Many high flyers descended on Hobart last week for the Australian Women Pilots’ Association conference. The theme for 2022 was ‘Bass Strait and beyond’.
The conference featured a range of inspiring guest speakers and several activities, including a CASA-sponsored event.
The speakers included Linda Beilharz, the first Australian woman to trek the North and South Poles, Victoria McFarlane, who flies an Airbus 319 into Antarctica with Skytraders, Peter McKenzie, a Tasmanian rescue helicopter pilot and Caitlin Rytenskild, an RAAF C-17 pilot.
The education day focused on the importance of pre-flight planning, meteorology, decision-making, safety management and flying currency applicable to a safe outcome when flying in inhospitable environments.
However, the jewel in the week was the formal gala awards night at Hobart Function and Conference Centre.
This year the guest speaker for the evening was Michael Smith, the first person to solo navigate the world in a single-engine flying boat in 2015. He was named Australian Geographic Adventurer of the Year in 2016. He held the audience enthralled as he discussed his life and experiences.
Dr Kate Manderson, CASA’s Principal Medical Officer, attended the evening to present the CASA-sponsored Sir Donald Anderson awards.
Three trophies are awarded each year to the female pilots considered to have made the most meritorious academic progress towards the achievement of professional aviation qualifications, as determined by the CASA.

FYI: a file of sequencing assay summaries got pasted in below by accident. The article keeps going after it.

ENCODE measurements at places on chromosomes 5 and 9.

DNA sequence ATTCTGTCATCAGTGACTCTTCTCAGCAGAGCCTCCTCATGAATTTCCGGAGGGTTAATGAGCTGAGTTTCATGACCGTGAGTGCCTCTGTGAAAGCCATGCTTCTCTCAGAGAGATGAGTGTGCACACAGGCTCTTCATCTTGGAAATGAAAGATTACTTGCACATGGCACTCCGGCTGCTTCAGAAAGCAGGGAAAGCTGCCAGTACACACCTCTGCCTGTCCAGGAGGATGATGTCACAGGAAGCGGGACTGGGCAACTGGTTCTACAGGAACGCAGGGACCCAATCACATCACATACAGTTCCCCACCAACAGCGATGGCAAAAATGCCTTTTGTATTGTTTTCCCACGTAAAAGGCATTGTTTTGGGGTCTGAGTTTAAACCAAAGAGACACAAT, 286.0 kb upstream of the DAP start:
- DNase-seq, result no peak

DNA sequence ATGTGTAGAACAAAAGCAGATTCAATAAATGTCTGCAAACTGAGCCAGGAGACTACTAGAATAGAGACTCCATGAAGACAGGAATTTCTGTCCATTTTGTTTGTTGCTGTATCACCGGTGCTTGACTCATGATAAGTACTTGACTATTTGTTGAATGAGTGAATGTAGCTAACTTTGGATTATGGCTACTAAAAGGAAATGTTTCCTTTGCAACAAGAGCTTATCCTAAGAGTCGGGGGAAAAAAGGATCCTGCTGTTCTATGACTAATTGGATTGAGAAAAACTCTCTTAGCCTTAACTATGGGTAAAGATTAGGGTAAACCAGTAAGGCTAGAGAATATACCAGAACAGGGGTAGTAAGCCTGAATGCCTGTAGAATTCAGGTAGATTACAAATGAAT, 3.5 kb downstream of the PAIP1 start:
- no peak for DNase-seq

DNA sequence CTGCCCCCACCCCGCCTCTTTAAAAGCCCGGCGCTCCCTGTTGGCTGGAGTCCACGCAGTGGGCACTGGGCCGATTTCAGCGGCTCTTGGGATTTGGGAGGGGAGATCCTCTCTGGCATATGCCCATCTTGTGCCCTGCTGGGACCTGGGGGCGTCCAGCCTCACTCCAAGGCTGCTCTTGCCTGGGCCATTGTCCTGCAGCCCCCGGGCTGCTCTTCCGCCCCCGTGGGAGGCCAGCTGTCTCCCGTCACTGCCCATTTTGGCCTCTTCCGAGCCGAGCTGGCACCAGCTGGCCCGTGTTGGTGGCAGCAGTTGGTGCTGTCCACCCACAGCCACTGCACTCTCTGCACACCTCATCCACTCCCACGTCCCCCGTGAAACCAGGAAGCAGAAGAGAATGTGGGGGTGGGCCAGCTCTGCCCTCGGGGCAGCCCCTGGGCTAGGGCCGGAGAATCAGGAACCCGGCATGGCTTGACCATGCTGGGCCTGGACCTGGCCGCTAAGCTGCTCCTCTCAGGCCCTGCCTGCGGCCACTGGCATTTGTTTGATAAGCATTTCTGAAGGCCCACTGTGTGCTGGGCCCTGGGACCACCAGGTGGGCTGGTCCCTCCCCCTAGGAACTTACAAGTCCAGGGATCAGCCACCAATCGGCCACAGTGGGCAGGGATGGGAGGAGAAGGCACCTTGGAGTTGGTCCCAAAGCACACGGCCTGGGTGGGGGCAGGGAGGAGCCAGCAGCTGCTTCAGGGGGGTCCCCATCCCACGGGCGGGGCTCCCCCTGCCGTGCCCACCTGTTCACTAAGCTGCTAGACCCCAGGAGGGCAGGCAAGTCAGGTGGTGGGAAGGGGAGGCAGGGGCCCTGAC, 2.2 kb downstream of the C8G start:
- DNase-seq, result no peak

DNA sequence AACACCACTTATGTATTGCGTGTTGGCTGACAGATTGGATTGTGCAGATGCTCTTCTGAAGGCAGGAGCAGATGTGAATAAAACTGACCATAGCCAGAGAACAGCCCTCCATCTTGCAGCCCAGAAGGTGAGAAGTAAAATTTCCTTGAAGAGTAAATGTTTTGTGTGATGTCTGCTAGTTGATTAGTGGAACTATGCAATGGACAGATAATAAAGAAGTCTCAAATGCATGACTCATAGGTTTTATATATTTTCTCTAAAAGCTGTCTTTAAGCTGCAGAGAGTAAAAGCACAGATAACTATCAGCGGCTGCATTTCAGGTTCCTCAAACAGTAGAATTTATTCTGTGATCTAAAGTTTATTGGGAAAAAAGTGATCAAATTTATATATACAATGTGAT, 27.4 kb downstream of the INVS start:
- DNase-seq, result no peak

All 3 were exceptional recipients who have achieved results that any pilot would be proud to have obtained.
Wun Lam Wun won first place after completing her air transport pilot licence (ATPL) with an amazing average of 90.57 per cent, which included two perfect scores of 100 per cent in both air law and meteorology.
‘This award was very unexpected but I am very honoured,’ Wun said.
She said she was very thankful, after the pandemic, for the opportunity to study and looked forward to becoming a pilot with TAG Aviation.
Second place went to Angelique Wallworth who passed her ATPL subjects with an impressive average of 86.57 per cent, which included 100 per cent in air law.
And third place winner Hai Quynh Le, who was unable to attend, passed her ATPL subjects with an overall average of 86 per cent, including 92 per cent in flight planning. She also completed the last of her commercial pilot licence (CPL) exams, where she averaged 83 per cent.
When first-placed Wun was asked what her ultimate dream was, her simple response was, ‘I just want to fly!’